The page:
Beware of the meeting trap: how leaders should manage their time

By Kate Lee

Be intentional with your time. And beware of the meeting trap.

Time is the scarcest resource leaders have. How a leader chooses to allocate their time is a reflection on their priorities and how they lead, and directly impacts their effectiveness and the performance of the organization. A leader’s calendar sends a powerful message to their organization.

A seminal study conducted by Harvard Business School’s Michael E. Porter and Nitin Nohria tracked and analyzed how CEOs in large, complex companies manage their time. Porter and Nohria then offered recommendations for how CEOs could manage their time more effectively across their many responsibilities. Among the recommendations from the study were that CEOs should spend less time running the business, reserve more “alone time” for reflection, block unscheduled time for spontaneous interactions, reduce the average length of meetings, spend more one-on-one time with directors and customers and less with investors, and resist the constant lure of email.

While each of these recommendations remains spot on today, in the 10 years since the study has been published, the number of complexities and time traps have increased. In addition to email, text, and phone, our attention and our time are increasingly being allocated to tools including Zoom, Teams, Slack, and Webex.

The relative ease of connecting via digital platforms combined with our need to connect with and check in with our teams, our colleagues, and our organizations has resulted in a 12.9% increase in the number of meetings per person since the start of the pandemic. What’s more, we have seen the number of attendees per meetings increase by 12.5%, our time spent in meetings increase by 5%, and fragmented time (blocks of time to work shorter than two hours) increase by 23%.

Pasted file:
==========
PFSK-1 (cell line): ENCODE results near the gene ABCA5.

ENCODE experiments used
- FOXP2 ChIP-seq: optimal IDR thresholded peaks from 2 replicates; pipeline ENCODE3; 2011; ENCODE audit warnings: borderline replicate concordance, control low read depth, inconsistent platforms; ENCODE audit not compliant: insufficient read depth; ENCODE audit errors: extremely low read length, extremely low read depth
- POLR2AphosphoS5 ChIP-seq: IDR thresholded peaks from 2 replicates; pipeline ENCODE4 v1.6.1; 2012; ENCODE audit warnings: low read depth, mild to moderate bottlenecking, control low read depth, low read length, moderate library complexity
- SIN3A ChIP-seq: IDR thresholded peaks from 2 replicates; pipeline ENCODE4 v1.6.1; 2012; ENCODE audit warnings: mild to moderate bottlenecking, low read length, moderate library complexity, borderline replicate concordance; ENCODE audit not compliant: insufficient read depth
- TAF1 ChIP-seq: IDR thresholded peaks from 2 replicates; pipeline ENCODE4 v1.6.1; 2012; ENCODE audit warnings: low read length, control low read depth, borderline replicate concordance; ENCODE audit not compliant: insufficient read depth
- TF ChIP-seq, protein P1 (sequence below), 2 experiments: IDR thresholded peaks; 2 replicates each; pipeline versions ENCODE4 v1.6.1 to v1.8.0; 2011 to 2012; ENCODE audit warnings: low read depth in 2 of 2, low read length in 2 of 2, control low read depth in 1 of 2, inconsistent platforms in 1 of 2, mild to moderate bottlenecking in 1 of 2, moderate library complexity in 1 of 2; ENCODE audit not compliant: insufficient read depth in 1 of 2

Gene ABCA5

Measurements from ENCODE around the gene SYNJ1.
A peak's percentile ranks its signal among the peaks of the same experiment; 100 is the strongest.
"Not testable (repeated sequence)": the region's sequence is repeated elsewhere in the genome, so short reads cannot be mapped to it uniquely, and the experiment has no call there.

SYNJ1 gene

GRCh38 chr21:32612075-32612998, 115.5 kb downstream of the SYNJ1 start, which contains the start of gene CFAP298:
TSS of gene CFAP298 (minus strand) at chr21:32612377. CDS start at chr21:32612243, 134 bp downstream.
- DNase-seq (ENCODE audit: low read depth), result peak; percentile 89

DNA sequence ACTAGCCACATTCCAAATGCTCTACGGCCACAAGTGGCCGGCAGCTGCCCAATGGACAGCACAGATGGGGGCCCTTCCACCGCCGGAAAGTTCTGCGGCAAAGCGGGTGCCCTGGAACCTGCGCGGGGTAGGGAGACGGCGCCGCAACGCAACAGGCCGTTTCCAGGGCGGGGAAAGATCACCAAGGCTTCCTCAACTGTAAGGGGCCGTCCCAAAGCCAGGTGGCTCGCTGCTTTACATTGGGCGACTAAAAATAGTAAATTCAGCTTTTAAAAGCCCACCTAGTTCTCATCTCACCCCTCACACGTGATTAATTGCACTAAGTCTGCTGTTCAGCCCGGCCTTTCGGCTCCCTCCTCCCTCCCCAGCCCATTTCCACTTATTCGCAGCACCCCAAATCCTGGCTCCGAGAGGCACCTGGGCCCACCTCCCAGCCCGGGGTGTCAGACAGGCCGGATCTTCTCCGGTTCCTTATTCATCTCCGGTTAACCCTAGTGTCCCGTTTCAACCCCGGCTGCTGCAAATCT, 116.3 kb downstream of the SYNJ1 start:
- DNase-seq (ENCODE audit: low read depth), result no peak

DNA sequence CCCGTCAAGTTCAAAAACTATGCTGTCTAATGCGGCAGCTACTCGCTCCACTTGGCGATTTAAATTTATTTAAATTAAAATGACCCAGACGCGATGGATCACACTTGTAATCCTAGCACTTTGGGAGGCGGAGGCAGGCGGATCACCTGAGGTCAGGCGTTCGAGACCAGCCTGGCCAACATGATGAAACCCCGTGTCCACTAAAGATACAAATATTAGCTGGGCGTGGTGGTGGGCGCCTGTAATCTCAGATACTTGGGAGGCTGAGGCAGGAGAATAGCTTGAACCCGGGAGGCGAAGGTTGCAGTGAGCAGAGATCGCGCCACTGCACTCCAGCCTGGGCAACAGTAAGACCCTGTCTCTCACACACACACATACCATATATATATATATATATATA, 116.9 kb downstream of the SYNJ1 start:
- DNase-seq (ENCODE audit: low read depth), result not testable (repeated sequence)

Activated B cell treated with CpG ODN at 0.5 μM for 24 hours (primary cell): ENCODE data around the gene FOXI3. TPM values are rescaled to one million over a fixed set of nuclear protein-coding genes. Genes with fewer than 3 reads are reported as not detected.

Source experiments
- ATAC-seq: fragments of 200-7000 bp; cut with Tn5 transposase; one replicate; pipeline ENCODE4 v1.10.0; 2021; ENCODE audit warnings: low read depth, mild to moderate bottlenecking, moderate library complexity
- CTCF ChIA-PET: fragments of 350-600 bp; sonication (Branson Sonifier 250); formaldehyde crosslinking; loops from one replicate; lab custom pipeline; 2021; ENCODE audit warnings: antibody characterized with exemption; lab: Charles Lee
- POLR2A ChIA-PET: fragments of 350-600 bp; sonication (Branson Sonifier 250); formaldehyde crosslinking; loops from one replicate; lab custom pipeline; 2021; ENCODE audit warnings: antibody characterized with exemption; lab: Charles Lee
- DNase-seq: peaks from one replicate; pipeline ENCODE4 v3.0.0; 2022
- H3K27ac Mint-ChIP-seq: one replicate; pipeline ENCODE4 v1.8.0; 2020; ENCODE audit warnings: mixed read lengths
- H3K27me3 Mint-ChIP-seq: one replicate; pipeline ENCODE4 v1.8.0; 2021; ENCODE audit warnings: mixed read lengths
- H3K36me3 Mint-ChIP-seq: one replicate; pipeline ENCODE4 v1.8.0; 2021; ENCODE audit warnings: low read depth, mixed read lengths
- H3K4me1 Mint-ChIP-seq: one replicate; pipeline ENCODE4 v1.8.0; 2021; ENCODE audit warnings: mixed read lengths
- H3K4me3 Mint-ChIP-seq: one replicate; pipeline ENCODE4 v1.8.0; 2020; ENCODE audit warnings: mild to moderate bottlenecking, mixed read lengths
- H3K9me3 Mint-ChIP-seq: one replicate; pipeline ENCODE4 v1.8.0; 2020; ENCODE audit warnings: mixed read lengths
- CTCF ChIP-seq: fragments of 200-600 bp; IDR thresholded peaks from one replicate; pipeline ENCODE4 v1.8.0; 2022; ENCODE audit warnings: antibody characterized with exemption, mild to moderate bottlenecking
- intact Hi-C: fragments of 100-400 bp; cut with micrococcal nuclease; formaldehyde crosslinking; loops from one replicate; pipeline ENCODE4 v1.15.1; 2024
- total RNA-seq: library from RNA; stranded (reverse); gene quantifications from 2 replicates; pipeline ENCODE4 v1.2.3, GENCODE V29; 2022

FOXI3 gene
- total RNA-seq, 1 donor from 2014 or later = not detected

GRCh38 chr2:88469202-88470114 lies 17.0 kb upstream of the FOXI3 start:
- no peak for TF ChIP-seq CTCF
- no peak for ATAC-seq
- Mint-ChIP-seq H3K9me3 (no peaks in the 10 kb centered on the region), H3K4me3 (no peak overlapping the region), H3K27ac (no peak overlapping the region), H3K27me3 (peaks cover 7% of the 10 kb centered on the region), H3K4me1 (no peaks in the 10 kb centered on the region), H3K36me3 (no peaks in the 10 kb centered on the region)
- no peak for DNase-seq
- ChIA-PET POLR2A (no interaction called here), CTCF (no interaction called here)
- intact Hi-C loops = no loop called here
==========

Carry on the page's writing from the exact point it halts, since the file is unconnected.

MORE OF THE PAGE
In a recent Harvard Business Review article, Nohria writes that CEOs “should beware the lure of returning to their pre-pandemic work habits or getting overly attached to things that appeared to work well during the pandemic but may be ineffective in the long run. Much as organizations need to be strategic in the hybrid work patterns they embrace, leaders need to be strategic about how they use their time in this new workplace.”

The key here is not falling into the trap of meetings.

In his article, Nohria cautions that leaders need to be intentional about not “popping in” to non-essential meetings, over-inviting subordinates to meetings, and over-relying on video meetings for 1:1. Also critical, not filling “found” time, such as the commute, with meetings. Instead, Nohria suggests using this “alone time” for reflection.

As you look at your calendar, consider the recommendations Porter and Nohria offered for how CEOs could manage their time more effectively as these remain relevant. At the same time, recognize that time management has become more complex, especially as meetings have become easier to schedule and attend.

Be intentional with your time. And beware of the meeting trap.


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